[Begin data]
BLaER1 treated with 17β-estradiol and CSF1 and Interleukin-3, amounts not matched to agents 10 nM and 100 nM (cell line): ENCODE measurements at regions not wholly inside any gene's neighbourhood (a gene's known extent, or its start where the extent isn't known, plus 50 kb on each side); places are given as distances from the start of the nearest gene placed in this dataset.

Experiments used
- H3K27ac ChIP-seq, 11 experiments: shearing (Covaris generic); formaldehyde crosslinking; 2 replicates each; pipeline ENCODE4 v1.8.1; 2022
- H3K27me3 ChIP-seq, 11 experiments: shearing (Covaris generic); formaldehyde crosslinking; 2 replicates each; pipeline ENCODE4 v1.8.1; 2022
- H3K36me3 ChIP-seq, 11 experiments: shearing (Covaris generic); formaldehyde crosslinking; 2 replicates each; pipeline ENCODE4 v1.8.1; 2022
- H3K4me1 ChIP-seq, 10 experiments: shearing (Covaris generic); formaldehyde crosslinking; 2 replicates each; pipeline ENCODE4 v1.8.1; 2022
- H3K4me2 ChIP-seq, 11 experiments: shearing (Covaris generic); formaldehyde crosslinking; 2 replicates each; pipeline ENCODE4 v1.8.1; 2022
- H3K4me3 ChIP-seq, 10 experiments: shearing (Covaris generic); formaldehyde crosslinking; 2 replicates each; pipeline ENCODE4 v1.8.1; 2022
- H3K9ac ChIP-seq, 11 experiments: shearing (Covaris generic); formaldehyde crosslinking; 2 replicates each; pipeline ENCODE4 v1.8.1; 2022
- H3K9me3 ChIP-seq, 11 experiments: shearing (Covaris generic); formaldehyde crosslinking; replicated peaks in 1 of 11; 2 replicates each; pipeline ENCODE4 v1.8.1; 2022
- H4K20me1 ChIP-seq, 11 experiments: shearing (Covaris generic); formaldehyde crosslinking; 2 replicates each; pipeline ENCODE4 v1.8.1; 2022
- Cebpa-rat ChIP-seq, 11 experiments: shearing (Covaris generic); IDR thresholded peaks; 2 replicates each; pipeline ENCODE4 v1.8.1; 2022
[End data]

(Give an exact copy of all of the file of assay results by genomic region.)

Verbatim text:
BLaER1 treated with 17β-estradiol and CSF1 and Interleukin-3, amounts not matched to agents 10 nM and 100 nM (cell line): ENCODE measurements at regions not wholly inside any gene's neighbourhood (a gene's known extent, or its start where the extent isn't known, plus 50 kb on each side); places are given as distances from the start of the nearest gene placed in this dataset.

Experiments used
- H3K27ac ChIP-seq, 11 experiments: shearing (Covaris generic); formaldehyde crosslinking; 2 replicates each; pipeline ENCODE4 v1.8.1; 2022
- H3K27me3 ChIP-seq, 11 experiments: shearing (Covaris generic); formaldehyde crosslinking; 2 replicates each; pipeline ENCODE4 v1.8.1; 2022
- H3K36me3 ChIP-seq, 11 experiments: shearing (Covaris generic); formaldehyde crosslinking; 2 replicates each; pipeline ENCODE4 v1.8.1; 2022
- H3K4me1 ChIP-seq, 10 experiments: shearing (Covaris generic); formaldehyde crosslinking; 2 replicates each; pipeline ENCODE4 v1.8.1; 2022
- H3K4me2 ChIP-seq, 11 experiments: shearing (Covaris generic); formaldehyde crosslinking; 2 replicates each; pipeline ENCODE4 v1.8.1; 2022
- H3K4me3 ChIP-seq, 10 experiments: shearing (Covaris generic); formaldehyde crosslinking; 2 replicates each; pipeline ENCODE4 v1.8.1; 2022
- H3K9ac ChIP-seq, 11 experiments: shearing (Covaris generic); formaldehyde crosslinking; 2 replicates each; pipeline ENCODE4 v1.8.1; 2022
- H3K9me3 ChIP-seq, 11 experiments: shearing (Covaris generic); formaldehyde crosslinking; replicated peaks in 1 of 11; 2 replicates each; pipeline ENCODE4 v1.8.1; 2022
- H4K20me1 ChIP-seq, 11 experiments: shearing (Covaris generic); formaldehyde crosslinking; 2 replicates each; pipeline ENCODE4 v1.8.1; 2022
- Cebpa-rat ChIP-seq, 11 experiments: shearing (Covaris generic); IDR thresholded peaks; 2 replicates each; pipeline ENCODE4 v1.8.1; 2022